Black Panther’s story originates in the fictional nation of Wakanda, touted in the comic as the only African country that was never colonized—though many tried. Over the years, observers have drawn real-world parallels between Wakanda and Ethiopia, which was never officially colonized, but was occupied by Italy in the 1930s. Without outside powers extracting its resources, or imposing exploitative policies, Wakanda flourishes and becomes the most technologically advanced country on earth, rich in natural resources such as the fictional element Vibranium. (Sound familiar? It’s what Captain America’s shield is made of.)- "The Real History Behind the Black Panther", History

Three months after the character debuted, The Black Panther Party formed in Oakland in 1966. In 1972, Marvel changed the character's name in Fantastic Four #119 to "the Black Leopard." It was an attempt to dissociate from the Black Panther Party. The change did not last.

“Since the debut of Marvel’s Black Panther had coincided, roughly, with the rise of the Black Panther Party, that had made Stan [Lee] and Marvel concerned that we’d become identified with that group,” Thomas said. “And we weren’t for or against it.”
“I wound up being the guy who wrote that story, in my first-ever Fantastic Four story (ironically set in Rudyarda, a fictitious stand-in for South Africa under apartheid), and I worked in an explanation of sorts,” he continued. “But Stan soon thought better of it, and I don’t think the Black Leopard ever appeared as such in many stories.”- "The Evolution of Marvel's 'Black Panther'", The Ringer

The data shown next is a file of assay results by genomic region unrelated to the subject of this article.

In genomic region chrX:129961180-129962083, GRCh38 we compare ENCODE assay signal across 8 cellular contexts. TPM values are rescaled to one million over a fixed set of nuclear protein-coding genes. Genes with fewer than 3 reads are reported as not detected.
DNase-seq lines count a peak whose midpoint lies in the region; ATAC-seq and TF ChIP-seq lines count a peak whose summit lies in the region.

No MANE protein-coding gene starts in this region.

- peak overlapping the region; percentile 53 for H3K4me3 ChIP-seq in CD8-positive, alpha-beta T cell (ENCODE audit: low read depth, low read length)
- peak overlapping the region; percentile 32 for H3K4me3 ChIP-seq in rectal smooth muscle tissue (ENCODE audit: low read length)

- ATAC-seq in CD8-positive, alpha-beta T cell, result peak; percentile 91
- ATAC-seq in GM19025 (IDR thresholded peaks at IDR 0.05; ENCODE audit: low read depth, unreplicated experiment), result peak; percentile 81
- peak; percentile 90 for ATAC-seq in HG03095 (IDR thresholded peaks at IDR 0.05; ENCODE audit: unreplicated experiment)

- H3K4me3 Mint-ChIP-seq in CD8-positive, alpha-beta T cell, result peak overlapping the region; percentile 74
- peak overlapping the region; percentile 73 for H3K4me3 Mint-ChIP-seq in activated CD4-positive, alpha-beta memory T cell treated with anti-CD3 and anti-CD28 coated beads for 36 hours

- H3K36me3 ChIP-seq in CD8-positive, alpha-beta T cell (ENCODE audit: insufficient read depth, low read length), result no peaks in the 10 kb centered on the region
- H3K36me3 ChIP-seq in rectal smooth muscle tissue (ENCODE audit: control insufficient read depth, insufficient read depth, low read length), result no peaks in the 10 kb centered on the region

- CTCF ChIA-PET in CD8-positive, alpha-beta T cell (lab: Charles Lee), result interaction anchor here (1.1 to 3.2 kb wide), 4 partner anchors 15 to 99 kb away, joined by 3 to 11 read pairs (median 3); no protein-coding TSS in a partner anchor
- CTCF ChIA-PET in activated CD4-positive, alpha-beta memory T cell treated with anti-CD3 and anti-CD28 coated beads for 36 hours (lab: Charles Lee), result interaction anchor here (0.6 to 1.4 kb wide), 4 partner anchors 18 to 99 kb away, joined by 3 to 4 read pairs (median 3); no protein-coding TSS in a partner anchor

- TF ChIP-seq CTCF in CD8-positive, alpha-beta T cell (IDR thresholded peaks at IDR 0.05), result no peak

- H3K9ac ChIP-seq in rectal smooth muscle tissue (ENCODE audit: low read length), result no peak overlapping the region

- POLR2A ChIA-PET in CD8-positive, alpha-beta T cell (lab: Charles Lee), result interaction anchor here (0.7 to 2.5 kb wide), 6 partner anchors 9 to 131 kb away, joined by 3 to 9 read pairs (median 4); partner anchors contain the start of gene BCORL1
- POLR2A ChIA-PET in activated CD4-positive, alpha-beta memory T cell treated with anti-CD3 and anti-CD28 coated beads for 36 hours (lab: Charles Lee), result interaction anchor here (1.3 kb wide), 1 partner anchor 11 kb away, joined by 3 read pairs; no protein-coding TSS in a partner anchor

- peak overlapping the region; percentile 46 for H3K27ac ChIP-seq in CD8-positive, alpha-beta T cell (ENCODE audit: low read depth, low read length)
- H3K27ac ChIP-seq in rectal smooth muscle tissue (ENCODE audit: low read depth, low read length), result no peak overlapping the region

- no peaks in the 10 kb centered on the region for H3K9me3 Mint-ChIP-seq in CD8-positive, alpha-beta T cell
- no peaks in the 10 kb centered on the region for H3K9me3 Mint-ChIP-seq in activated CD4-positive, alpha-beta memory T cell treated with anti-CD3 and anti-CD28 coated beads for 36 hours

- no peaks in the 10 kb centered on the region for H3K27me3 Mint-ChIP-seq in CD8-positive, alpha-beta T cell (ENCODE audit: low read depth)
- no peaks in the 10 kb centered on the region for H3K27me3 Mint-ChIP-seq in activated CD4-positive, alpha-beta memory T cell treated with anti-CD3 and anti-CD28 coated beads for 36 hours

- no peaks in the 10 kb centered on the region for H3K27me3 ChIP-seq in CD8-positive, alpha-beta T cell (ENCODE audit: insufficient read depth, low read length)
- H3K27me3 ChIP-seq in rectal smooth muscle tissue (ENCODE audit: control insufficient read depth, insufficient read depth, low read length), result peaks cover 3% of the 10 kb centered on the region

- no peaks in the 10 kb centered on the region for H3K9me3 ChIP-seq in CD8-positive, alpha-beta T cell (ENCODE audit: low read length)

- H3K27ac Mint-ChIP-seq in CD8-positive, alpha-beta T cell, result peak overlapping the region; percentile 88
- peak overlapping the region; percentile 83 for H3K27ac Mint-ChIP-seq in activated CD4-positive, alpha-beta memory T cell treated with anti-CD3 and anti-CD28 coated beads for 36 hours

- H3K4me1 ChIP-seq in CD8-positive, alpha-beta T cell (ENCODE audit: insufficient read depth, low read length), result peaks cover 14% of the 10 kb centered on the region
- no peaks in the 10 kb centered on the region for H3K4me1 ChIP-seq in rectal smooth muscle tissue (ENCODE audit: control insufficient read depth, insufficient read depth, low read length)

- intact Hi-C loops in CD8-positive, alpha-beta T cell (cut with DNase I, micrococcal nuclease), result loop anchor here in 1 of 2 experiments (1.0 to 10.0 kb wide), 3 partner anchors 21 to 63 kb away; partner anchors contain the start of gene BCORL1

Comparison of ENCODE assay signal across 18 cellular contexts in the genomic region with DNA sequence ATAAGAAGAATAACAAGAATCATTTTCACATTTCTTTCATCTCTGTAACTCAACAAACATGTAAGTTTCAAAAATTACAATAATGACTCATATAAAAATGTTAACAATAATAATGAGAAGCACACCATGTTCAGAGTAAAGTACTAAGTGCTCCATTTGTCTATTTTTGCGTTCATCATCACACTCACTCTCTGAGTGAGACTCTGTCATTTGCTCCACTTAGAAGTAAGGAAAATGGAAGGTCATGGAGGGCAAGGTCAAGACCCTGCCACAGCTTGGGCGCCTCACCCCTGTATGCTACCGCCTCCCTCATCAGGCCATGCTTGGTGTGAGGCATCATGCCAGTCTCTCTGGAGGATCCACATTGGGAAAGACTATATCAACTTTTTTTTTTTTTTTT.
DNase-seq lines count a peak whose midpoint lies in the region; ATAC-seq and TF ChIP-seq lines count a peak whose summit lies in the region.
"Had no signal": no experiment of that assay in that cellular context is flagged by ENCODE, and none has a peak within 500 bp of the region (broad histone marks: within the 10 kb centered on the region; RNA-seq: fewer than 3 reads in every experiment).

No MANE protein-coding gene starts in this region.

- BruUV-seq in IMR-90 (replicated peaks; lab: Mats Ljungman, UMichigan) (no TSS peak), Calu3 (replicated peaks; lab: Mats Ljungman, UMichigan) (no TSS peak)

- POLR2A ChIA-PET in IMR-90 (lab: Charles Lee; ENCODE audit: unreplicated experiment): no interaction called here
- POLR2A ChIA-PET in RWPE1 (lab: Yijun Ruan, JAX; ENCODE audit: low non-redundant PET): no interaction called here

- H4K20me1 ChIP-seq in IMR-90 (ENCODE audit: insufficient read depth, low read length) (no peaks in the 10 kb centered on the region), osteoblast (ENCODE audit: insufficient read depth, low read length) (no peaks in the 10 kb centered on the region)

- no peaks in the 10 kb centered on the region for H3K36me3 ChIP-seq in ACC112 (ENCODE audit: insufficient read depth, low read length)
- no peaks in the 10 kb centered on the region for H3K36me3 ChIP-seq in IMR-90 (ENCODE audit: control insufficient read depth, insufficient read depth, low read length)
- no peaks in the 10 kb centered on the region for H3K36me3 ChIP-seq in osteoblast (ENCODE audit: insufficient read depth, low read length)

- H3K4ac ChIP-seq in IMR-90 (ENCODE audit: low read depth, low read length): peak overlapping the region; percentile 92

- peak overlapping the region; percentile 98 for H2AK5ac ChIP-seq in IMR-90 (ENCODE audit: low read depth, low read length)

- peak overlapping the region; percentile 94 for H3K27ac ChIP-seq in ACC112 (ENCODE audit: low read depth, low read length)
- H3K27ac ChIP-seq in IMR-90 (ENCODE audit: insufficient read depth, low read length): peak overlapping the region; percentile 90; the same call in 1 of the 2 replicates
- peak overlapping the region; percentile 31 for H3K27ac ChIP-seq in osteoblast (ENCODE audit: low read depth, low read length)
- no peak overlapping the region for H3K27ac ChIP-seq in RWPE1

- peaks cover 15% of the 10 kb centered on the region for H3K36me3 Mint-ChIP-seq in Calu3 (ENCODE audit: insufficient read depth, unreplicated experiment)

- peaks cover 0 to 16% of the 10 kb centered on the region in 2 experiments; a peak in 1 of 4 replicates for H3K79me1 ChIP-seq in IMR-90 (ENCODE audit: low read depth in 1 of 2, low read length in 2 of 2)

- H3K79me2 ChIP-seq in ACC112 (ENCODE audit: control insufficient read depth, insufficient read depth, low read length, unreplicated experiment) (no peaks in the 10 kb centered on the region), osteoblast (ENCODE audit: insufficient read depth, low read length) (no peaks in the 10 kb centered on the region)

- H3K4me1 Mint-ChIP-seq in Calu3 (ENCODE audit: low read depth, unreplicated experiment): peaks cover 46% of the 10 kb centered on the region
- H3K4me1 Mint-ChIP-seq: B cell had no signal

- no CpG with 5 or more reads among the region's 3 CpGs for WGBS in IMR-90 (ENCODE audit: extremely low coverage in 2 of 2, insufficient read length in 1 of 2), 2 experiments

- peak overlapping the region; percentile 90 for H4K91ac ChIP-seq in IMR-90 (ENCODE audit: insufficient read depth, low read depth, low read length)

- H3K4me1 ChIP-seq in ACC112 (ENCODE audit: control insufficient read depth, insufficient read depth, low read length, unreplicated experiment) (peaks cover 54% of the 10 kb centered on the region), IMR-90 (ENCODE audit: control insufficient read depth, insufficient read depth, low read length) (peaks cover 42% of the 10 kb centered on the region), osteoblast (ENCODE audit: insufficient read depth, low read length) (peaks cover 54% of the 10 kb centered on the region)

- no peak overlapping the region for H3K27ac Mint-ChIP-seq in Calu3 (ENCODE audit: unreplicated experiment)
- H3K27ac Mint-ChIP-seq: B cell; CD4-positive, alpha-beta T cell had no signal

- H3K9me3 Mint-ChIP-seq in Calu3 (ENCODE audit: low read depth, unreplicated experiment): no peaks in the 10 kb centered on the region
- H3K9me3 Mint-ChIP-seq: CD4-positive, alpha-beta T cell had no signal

Black Panther celebrated

Black Panther promotion, 2018

Black Panther arrived in 2018 during Black History Month. It was directed by black director Ryan Coogler, and had a significant black cast. It visibly associated itself with the Black Panther Party.

The above photo, on the left, was shot by Blair Stapp in 1967 and features Huey Newton, the co-founder of the Black Panther Party. Huey is seated on a round wicker chair, with a beret on his head, with a spear and a rifle in each hand. (The Evolution of Marvel's Black Panther) On the right, is Chadwick Boseman in his throne, in a pose reminiscent to Huey in direct homage to the photo.

Black Panther presents as a celebration of African culture. It figures African-American culture returning to its African roots with the added contributions of advanced technology and science. The film is quite certainly an experience, ground-breaking, that features for the first time, an African culture that is modern.

The world of Black Panther co-exists with the world of Marvel's The Avengers, and is situated in the timeline of Captain America: Civil War where, upon the death of King T'Chaka following the Sokovia Accords at the United Nations in Vienna, T'Challa inherits the mantle of king of Wakanda.